Over the years, we have also noticed an evident lack of participation in once-popular traditions. There may be numerous factors that contribute to this dimunition, such as the pandemic, the growing number of students, the loss of longtime faculty members and families, and simply the natural decline in tradition over time. While we have understandably lost intersession trips, all-school assemblies, and various other traditions amidst the coronavirus, other simpler traditions have not reemerged since we returned to in-person school. Among these, “Simple Meal,” a monthly replacement of usual lunch options with rice and beans, allowed the school to save money and donate it to those in need. Another event we have not held recently is the “Empty Bowl” dinner. In the months leading up to Empty Bowl, students and community members gathered to craft and decorate ceramic bowls to be sold at the dinner, and families would donate ingredients for the soups served. All of the money raised was then donated to various organizations to combat food insecurity. As longtime participants in such events, we believe that the school should work to reinstate these traditions to contribute to the wellbeing of our greater community, and the strength of our foundational Quaker beliefs.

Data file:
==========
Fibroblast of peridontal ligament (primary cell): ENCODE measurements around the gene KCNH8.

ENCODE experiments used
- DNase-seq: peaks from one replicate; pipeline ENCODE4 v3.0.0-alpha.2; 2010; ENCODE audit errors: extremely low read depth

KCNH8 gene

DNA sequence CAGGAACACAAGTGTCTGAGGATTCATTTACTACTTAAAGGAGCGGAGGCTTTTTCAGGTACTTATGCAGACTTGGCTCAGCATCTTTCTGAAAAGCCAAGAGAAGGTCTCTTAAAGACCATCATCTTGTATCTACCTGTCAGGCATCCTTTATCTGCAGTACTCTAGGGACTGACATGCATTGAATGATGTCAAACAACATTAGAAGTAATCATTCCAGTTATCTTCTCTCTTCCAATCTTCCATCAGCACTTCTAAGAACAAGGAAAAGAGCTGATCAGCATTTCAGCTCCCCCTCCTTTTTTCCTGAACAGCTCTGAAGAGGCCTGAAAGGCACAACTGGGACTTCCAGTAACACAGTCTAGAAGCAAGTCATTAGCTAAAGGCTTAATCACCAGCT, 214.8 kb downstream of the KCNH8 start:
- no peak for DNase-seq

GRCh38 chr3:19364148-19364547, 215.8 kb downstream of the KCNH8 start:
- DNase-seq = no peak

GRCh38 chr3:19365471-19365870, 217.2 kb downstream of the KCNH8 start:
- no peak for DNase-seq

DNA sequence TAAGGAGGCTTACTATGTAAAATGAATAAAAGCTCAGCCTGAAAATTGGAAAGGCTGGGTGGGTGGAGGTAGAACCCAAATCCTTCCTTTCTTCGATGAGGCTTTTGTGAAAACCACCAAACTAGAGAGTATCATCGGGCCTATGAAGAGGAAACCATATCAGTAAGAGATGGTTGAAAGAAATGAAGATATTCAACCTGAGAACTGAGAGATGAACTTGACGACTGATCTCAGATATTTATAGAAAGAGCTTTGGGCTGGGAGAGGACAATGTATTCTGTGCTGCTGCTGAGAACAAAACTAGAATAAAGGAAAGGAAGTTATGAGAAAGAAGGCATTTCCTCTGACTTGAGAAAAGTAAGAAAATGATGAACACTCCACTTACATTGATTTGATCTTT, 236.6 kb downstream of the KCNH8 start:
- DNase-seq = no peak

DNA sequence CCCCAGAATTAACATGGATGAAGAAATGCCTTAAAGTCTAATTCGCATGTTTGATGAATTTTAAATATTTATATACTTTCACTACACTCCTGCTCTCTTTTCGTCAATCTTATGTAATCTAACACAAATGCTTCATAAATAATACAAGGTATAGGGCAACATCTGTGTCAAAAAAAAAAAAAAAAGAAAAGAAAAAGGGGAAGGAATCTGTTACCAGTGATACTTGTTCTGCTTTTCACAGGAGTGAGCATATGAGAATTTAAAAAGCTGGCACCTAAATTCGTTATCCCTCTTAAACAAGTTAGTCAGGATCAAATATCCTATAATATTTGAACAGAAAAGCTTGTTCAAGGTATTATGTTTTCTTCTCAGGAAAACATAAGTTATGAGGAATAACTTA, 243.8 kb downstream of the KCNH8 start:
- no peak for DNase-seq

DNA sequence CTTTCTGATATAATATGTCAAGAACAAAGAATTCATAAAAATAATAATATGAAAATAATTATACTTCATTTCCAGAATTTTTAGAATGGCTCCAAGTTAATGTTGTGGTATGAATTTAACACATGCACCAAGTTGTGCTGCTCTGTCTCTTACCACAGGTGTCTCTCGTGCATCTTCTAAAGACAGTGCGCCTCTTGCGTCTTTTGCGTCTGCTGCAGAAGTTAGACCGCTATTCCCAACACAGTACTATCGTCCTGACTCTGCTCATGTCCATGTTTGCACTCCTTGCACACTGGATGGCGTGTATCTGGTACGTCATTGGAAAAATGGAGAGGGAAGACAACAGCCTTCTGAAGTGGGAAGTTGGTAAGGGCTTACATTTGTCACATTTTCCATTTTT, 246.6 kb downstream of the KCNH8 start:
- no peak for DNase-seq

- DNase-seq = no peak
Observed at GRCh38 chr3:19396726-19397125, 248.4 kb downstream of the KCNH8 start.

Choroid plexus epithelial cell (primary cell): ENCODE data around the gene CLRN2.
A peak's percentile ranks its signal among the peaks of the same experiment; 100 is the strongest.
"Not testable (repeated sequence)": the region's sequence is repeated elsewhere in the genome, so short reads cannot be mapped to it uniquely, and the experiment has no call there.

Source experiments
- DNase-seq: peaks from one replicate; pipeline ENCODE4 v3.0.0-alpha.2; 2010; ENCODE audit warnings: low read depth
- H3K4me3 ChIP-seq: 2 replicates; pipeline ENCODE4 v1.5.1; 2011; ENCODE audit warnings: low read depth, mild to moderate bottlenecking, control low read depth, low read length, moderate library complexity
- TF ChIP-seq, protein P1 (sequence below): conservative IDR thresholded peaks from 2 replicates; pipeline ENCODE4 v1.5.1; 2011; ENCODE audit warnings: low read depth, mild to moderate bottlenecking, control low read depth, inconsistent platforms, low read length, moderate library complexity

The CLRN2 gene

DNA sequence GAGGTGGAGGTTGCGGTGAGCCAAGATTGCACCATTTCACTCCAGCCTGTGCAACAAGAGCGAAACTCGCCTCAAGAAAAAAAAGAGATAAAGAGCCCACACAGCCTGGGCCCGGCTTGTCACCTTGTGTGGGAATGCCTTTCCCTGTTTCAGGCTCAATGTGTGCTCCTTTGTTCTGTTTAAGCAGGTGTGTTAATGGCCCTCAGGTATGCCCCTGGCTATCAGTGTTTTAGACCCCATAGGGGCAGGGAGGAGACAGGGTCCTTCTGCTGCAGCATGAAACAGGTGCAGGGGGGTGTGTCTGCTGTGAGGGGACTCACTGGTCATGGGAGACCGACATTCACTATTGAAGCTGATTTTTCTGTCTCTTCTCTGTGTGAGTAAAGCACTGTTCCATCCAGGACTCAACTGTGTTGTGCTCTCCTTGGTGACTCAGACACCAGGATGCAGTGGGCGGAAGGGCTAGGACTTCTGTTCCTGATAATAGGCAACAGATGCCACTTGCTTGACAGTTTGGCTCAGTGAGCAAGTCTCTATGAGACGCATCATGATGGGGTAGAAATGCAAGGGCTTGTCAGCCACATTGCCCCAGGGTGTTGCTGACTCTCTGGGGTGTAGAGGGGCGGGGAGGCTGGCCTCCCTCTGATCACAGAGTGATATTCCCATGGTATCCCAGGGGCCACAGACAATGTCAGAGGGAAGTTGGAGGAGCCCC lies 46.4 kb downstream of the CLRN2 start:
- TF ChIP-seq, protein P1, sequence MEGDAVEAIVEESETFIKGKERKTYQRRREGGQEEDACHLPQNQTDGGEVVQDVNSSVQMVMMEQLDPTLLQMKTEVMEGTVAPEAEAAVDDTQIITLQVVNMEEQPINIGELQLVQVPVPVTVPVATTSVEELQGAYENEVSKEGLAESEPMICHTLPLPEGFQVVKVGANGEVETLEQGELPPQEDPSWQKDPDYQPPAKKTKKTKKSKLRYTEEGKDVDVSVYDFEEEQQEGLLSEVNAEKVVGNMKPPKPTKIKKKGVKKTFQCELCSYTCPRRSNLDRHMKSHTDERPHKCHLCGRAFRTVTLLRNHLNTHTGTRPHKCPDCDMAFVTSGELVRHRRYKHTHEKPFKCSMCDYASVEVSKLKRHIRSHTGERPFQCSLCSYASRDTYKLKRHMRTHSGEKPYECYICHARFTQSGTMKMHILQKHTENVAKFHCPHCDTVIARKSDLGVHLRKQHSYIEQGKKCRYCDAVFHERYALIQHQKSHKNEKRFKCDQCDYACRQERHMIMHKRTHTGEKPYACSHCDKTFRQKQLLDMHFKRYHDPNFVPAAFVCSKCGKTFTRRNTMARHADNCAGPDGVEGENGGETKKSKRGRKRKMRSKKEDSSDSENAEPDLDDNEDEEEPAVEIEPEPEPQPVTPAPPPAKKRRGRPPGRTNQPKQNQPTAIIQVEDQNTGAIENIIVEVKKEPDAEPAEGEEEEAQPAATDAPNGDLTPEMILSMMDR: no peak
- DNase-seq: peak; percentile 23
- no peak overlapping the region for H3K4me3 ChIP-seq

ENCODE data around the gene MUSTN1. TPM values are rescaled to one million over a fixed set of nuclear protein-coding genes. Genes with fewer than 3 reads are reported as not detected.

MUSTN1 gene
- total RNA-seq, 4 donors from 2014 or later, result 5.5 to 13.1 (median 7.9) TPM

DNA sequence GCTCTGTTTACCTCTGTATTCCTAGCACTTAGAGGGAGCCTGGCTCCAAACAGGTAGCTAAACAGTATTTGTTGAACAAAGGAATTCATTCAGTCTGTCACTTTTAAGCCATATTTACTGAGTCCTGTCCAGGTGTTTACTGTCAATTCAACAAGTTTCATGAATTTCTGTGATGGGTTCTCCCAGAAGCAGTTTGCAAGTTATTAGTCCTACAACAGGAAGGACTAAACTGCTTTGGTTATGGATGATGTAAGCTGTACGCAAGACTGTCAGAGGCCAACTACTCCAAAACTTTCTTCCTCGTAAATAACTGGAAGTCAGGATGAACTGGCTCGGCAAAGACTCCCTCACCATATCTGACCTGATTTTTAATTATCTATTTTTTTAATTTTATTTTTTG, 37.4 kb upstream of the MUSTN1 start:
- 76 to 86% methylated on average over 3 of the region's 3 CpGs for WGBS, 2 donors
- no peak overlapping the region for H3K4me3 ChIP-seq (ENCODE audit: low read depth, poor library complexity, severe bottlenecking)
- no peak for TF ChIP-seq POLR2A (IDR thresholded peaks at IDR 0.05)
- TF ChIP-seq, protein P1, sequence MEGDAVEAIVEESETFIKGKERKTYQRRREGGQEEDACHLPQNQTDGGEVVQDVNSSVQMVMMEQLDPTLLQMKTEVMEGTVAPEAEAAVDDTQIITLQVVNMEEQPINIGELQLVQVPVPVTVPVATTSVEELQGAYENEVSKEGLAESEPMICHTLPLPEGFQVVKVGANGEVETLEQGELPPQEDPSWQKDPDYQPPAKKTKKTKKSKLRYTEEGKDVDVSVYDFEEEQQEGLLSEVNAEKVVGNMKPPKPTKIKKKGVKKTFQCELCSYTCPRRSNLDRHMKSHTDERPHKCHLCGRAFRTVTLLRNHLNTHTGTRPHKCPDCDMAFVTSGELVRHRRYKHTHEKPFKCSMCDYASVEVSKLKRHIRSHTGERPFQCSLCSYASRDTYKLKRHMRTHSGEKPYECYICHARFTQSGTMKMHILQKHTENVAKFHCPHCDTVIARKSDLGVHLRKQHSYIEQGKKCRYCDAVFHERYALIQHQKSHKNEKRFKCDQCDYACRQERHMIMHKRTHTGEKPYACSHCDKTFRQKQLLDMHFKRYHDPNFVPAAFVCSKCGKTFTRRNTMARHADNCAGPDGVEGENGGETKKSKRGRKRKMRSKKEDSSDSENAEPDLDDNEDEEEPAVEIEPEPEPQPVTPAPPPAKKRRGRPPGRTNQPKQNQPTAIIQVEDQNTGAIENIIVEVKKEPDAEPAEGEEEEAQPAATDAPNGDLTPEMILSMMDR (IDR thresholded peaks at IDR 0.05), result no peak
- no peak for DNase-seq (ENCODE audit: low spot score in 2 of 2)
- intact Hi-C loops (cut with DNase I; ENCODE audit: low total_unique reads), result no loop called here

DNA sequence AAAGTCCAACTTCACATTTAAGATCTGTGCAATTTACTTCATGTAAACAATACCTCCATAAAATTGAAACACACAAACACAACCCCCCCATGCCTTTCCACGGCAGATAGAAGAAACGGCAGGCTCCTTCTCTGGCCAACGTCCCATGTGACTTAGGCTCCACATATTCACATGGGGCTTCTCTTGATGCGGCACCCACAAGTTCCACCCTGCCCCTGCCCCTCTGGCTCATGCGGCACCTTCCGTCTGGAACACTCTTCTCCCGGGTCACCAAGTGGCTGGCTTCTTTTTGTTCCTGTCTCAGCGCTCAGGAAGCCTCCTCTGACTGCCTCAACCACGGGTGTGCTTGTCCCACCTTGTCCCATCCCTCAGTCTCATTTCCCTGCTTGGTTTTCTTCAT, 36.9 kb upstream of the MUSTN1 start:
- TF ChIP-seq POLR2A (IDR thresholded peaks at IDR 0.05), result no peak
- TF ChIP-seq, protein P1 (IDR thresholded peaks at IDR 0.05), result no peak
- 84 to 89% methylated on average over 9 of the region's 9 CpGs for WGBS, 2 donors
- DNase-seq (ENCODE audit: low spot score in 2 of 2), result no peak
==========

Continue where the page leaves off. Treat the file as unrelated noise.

Inevitably, Sandy Spring Friends School has evolved over its sixty years. As both Tim and Kwame reflected on the changes they have witnessed as members of the community, we acknowledge that present and future shifts in the institution are natural. As graduating and life-long members of the SSFS community, we hope that the school continues to meet the needs of the progressing community it serves, while still maintaining the core principles of Quaker testimony.